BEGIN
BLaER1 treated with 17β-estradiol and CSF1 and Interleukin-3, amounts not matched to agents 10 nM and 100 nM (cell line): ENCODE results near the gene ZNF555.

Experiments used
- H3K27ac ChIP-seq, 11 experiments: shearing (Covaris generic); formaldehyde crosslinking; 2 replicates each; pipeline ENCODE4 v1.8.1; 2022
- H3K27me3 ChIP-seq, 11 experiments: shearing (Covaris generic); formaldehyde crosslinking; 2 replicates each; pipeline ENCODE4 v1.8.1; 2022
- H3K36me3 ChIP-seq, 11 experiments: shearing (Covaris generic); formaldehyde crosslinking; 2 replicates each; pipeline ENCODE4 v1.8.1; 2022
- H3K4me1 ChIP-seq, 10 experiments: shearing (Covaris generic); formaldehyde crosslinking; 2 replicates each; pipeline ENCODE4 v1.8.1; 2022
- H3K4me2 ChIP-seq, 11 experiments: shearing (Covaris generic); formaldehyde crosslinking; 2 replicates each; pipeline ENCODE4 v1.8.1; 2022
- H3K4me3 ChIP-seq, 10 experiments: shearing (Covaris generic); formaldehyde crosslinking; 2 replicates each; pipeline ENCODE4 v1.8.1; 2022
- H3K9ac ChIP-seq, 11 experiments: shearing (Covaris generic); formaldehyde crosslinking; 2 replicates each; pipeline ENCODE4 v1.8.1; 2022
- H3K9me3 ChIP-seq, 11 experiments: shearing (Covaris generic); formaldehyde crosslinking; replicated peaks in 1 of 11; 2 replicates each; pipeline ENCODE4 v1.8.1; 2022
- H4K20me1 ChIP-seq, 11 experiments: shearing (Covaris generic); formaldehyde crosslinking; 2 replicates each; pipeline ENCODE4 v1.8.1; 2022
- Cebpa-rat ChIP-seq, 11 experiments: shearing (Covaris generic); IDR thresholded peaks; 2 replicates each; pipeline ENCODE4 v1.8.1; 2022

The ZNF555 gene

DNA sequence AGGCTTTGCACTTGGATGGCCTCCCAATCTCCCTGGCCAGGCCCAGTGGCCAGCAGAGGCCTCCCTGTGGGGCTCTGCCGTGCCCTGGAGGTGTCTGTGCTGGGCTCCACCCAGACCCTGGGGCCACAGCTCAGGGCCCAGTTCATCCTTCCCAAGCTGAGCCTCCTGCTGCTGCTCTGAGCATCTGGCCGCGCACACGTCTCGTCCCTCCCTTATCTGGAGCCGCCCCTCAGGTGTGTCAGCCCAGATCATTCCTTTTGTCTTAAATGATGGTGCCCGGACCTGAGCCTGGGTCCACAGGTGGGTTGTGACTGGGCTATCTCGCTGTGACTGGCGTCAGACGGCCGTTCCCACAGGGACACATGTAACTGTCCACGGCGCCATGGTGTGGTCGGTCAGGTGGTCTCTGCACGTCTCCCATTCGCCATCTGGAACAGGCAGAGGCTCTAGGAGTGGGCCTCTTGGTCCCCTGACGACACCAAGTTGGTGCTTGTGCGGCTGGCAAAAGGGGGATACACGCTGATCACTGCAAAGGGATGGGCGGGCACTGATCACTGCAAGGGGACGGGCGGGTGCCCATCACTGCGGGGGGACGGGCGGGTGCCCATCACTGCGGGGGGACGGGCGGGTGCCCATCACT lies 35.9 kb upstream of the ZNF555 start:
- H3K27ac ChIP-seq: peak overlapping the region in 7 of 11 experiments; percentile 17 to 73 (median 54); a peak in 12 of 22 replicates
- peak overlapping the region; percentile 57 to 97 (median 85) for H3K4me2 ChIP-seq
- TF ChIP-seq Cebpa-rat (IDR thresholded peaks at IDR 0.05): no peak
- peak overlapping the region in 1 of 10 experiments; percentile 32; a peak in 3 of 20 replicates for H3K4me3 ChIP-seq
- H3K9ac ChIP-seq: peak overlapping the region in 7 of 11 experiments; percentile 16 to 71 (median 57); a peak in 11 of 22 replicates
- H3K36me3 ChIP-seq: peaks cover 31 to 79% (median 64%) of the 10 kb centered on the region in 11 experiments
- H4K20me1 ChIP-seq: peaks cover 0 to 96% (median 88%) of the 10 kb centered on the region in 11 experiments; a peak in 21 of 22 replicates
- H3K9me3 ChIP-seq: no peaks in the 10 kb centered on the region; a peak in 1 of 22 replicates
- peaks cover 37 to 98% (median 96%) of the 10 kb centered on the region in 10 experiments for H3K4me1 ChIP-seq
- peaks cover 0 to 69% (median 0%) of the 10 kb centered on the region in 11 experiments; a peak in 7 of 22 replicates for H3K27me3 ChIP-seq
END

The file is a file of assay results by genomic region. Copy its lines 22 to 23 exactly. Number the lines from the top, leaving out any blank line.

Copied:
- H3K9me3 ChIP-seq: no peaks in the 10 kb centered on the region; a peak in 1 of 22 replicates
- peaks cover 37 to 98% (median 96%) of the 10 kb centered on the region in 10 experiments for H3K4me1 ChIP-seq